When you are a reseller you get a lot of experience cleaning up inventory. Here I’m sharing my favorite cleaning supplies for antiques.
When you resell antiques, vintage, primitives, any kind of cool junk, then you get a lot of experience cleaning those pieces. As a reseller you often times get to “pick” in some pretty amazing places, but also some pretty disgusting places! You know, basements with a layer of mildew, an attic with a maze of cobwebs and petrified spiders, or a barn exposed to the elements AND the animals.
Those are some of my favorite places to pick because the antique pieces haven’t seen the light of day in years. Who doesn’t love a scavenger hunt! I’m sure you’ve heard that most resellers favorite part of the job is discovering hidden treasures! What comes with finding those lost treasures is often not so glamorous. Dust and dirt you can write your name in and a lot of feces!! So cleaning pieces to some degree is a MUST before putting them in the store or on the website.
In this post I will be demonstrating how some of my favorite cleaning supplies for antiques work! So, be sure to watch each video and I’d love to have you follow me on Instagram @thejunkparlor
I’m sure you can think of an antique shop, maybe a thrift store, maybe a booth at the flea market where the dealer writes ON items in PERMANENT marker!! And everyone who is shopping is thinking what the heck! While it makes no sense to the rest of it, people STILL do it! Sometimes the placement of the permanent marker influences wether I buy a piece. IF I can’t get the marker off, is it going to be visible in my display? If it is, then I really have to debate it. Because I have purchased things before that no matter what “tips and tricks” I try, I cannot get the marker off, or at least not all of the way. Sometimes I just walk away from pieces with permanent marker on them. And other times, I walk right by the booths that use marker to price items.
Of course sometimes I bring pieces home and hope for the best! Often times I will use Mineral Spirits, like you see in the above video. When I shared this video on Instagram, I got a lot of responses with viewers sharing what has worked for them!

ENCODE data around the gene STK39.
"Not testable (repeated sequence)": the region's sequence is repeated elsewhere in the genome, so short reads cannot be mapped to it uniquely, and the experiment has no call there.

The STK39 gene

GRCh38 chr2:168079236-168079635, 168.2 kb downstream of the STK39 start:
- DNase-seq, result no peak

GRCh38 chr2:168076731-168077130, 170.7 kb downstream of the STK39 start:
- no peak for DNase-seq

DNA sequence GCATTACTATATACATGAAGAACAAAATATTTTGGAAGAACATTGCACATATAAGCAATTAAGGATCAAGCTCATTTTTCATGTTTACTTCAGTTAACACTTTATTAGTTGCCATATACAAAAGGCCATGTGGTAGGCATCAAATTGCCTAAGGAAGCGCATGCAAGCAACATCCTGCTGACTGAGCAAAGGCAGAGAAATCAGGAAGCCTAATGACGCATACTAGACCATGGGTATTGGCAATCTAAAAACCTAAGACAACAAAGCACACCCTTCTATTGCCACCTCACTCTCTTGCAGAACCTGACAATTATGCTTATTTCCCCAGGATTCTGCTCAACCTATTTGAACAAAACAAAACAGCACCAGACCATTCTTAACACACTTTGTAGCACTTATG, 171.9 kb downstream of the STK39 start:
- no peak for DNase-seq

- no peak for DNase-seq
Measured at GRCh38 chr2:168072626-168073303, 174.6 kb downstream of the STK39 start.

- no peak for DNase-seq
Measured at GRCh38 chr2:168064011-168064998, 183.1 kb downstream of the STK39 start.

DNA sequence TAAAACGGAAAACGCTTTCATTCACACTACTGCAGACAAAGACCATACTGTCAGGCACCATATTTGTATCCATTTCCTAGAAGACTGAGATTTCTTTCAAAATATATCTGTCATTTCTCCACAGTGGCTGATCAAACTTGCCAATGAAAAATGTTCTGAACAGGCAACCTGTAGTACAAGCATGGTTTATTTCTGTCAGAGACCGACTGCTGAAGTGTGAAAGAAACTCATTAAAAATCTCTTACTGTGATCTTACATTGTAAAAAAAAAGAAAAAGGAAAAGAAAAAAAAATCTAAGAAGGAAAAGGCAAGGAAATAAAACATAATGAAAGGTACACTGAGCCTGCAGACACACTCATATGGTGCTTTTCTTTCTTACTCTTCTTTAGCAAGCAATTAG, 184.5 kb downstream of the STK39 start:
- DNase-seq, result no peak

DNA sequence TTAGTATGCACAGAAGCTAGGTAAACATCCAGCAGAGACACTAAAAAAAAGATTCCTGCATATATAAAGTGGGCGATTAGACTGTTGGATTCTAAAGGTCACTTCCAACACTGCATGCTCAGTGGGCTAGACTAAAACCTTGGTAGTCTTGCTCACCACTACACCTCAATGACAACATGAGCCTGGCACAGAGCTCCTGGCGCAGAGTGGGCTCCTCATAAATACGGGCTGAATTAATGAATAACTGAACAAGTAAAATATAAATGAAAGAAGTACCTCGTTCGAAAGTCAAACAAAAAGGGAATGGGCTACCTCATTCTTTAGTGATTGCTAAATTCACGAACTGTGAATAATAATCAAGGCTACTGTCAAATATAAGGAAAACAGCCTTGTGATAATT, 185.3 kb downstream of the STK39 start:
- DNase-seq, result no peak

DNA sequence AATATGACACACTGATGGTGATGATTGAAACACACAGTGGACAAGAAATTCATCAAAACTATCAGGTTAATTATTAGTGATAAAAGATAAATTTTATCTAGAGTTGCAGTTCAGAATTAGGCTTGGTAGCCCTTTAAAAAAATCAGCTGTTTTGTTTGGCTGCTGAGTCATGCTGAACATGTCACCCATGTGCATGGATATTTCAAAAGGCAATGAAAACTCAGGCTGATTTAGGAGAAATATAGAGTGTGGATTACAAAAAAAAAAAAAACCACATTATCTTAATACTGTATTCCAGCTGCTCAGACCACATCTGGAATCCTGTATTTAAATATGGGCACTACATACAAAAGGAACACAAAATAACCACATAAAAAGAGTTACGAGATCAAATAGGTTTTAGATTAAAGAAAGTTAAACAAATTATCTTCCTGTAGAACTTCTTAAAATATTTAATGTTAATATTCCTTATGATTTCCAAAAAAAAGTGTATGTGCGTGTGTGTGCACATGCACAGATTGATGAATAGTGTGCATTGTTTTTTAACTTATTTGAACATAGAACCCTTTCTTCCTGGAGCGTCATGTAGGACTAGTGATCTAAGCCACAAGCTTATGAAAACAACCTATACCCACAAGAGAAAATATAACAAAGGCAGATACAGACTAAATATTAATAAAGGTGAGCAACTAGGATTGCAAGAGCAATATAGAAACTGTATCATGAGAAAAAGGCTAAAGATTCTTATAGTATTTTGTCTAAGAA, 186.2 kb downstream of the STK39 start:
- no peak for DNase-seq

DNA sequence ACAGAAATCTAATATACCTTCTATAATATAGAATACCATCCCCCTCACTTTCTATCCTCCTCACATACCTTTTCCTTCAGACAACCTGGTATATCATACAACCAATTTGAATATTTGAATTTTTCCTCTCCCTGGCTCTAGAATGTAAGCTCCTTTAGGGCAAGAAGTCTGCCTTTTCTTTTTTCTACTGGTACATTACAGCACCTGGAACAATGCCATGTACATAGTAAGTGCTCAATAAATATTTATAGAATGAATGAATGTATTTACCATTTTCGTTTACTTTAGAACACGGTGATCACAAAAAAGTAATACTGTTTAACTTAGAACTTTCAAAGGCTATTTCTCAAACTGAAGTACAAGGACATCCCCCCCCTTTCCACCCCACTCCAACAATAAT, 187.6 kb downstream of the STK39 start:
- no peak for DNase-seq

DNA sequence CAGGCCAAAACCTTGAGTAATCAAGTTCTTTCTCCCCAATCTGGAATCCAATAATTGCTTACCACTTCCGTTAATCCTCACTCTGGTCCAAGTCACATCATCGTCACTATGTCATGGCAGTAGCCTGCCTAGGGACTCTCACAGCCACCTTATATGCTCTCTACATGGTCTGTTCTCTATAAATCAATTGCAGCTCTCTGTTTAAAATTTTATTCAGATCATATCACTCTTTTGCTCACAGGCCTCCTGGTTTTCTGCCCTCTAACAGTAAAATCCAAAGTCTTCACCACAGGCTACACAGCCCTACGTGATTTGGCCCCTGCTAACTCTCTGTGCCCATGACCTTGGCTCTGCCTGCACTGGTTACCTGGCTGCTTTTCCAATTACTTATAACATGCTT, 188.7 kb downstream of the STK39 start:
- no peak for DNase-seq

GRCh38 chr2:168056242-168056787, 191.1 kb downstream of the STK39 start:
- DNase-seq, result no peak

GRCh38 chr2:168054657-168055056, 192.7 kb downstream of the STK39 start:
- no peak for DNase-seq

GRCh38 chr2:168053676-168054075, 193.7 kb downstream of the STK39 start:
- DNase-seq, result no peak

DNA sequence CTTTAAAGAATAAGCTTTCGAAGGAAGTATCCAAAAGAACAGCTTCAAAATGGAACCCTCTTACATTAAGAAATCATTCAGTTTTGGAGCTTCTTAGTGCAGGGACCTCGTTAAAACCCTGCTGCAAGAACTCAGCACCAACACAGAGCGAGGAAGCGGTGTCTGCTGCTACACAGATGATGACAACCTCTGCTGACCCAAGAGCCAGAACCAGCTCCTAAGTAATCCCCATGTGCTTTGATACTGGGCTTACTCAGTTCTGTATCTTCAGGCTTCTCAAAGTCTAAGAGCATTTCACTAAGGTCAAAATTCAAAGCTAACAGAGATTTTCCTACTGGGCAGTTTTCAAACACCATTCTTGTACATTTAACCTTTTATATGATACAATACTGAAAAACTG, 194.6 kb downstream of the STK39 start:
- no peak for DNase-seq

Removing Permanent Marker
Here is a list of other cleaners you can try to remove those frustrating permanent marker price tags!
- Hair Spray
- Nail polish remover
- Goo Gone
- Sand paper
- Hand sanitizer
- Magic Eraser
- Old stinky perfume
Be sure to leave your go to for removing permanent marker in the comments!
Yum, yum, yum! I’m a weirdo and love the smell of WD-40! Whose with me?
Regardless of if you like the smell of WD-40, it is a great cleaner. Especially on farm junk, covered in layers of grease and dirt! Who knew! Seriously, this gets the dirt and grime off and I also use it just to wipe down any metal or galvanized piece. If it’s possible to rehydrate metal, that’s kind of what it seems to do! It cleans and gives it a fresh appearance!
Depending on how many layers of grease, it can take some elbow “grease.” Using a paint scrapper, like THIS, can be the fastest method to scrape off years of grease build up. You can also try softer grade steel wool doused in WD-40, but normally I just use a rag. (I have a huge stash of old socks, towels, t-shirts, etc. and I just throw the rag in the trash afterwards.)
Once you have all of the gunk off then take a clean rag and wipe down the piece again.
Stripping furniture using Easy Off is all of the rage! Personally, I tried it once on a dresser, and that will be the only time I use it on furniture as a stripper! However!! I did use it on a dirty, sticky stoneware crock and it worked beautifully!! I will keep it on hand from now on just to use it on stoneware!
How many of you have had a “clean” crock that was tacky to the touch. I’m guessing a lot of us because I’ve touched multiple tacky crocks out shopping and had one my mom gave me as well. It sat in my house and looked cute, but I knew never to touch it because I would get grossed out with the tackiness.
The crock I clean in the video is obviously very dirty. I followed the Easy Off oven cleaner instructions that were on the bottle and cleaned the crock as the directions stated for cleaning the oven. One and done. Easy peasy. Trust me you need to try it.
Previously I had tried Goo Gone, Dawn dish soap, Clorox Bleach, I can’t even remember what all I’ve tried and nothing could handle the tackiness that probably came from years of holding food. But the oven cleaner worked like a charm!
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Want to learn more about sealing pieces or adding a “clear coat?” Visit HERE.
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